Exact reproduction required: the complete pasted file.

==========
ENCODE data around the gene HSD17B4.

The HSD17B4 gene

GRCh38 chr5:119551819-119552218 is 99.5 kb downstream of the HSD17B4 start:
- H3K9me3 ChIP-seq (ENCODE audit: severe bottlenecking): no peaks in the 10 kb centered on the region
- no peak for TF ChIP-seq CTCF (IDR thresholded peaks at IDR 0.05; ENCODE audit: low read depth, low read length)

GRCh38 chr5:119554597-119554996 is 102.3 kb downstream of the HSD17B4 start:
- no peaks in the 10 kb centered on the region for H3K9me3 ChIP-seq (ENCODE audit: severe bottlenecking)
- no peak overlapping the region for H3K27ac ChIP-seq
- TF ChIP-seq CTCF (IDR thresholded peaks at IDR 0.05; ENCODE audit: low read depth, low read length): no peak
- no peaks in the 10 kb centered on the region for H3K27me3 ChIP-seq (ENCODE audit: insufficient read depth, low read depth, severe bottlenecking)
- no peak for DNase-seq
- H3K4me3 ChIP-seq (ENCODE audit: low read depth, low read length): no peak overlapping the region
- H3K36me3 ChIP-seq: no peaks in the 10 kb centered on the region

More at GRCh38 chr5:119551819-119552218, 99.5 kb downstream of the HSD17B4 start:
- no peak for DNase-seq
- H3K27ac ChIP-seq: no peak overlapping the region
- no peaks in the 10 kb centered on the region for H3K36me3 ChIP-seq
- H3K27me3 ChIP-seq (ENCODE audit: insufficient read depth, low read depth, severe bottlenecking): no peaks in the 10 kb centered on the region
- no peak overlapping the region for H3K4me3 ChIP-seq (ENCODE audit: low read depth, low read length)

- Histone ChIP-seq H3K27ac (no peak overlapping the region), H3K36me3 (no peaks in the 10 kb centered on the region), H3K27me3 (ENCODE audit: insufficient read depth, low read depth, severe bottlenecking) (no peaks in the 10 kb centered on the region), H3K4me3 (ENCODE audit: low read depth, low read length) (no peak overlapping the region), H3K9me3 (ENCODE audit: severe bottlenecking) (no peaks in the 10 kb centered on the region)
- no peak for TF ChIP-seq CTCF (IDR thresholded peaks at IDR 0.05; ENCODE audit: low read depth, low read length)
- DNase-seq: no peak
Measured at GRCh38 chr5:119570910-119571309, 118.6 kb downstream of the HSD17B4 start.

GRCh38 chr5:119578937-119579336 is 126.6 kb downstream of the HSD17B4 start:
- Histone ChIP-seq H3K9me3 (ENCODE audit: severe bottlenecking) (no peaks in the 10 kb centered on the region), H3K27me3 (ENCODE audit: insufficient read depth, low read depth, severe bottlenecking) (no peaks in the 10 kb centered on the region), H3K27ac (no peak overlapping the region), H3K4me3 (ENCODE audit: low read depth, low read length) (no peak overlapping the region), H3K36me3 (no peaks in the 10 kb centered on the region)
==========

ENCODE data around the gene HSD17B4.

The HSD17B4 gene

GRCh38 chr5:119551819-119552218 is 99.5 kb downstream of the HSD17B4 start:
- H3K9me3 ChIP-seq (ENCODE audit: severe bottlenecking): no peaks in the 10 kb centered on the region
- no peak for TF ChIP-seq CTCF (IDR thresholded peaks at IDR 0.05; ENCODE audit: low read depth, low read length)

GRCh38 chr5:119554597-119554996 is 102.3 kb downstream of the HSD17B4 start:
- no peaks in the 10 kb centered on the region for H3K9me3 ChIP-seq (ENCODE audit: severe bottlenecking)
- no peak overlapping the region for H3K27ac ChIP-seq
- TF ChIP-seq CTCF (IDR thresholded peaks at IDR 0.05; ENCODE audit: low read depth, low read length): no peak
- no peaks in the 10 kb centered on the region for H3K27me3 ChIP-seq (ENCODE audit: insufficient read depth, low read depth, severe bottlenecking)
- no peak for DNase-seq
- H3K4me3 ChIP-seq (ENCODE audit: low read depth, low read length): no peak overlapping the region
- H3K36me3 ChIP-seq: no peaks in the 10 kb centered on the region

More at GRCh38 chr5:119551819-119552218, 99.5 kb downstream of the HSD17B4 start:
- no peak for DNase-seq
- H3K27ac ChIP-seq: no peak overlapping the region
- no peaks in the 10 kb centered on the region for H3K36me3 ChIP-seq
- H3K27me3 ChIP-seq (ENCODE audit: insufficient read depth, low read depth, severe bottlenecking): no peaks in the 10 kb centered on the region
- no peak overlapping the region for H3K4me3 ChIP-seq (ENCODE audit: low read depth, low read length)

- Histone ChIP-seq H3K27ac (no peak overlapping the region), H3K36me3 (no peaks in the 10 kb centered on the region), H3K27me3 (ENCODE audit: insufficient read depth, low read depth, severe bottlenecking) (no peaks in the 10 kb centered on the region), H3K4me3 (ENCODE audit: low read depth, low read length) (no peak overlapping the region), H3K9me3 (ENCODE audit: severe bottlenecking) (no peaks in the 10 kb centered on the region)
- no peak for TF ChIP-seq CTCF (IDR thresholded peaks at IDR 0.05; ENCODE audit: low read depth, low read length)
- DNase-seq: no peak
Measured at GRCh38 chr5:119570910-119571309, 118.6 kb downstream of the HSD17B4 start.

GRCh38 chr5:119578937-119579336 is 126.6 kb downstream of the HSD17B4 start:
- Histone ChIP-seq H3K9me3 (ENCODE audit: severe bottlenecking) (no peaks in the 10 kb centered on the region), H3K27me3 (ENCODE audit: insufficient read depth, low read depth, severe bottlenecking) (no peaks in the 10 kb centered on the region), H3K27ac (no peak overlapping the region), H3K4me3 (ENCODE audit: low read depth, low read length) (no peak overlapping the region), H3K36me3 (no peaks in the 10 kb centered on the region)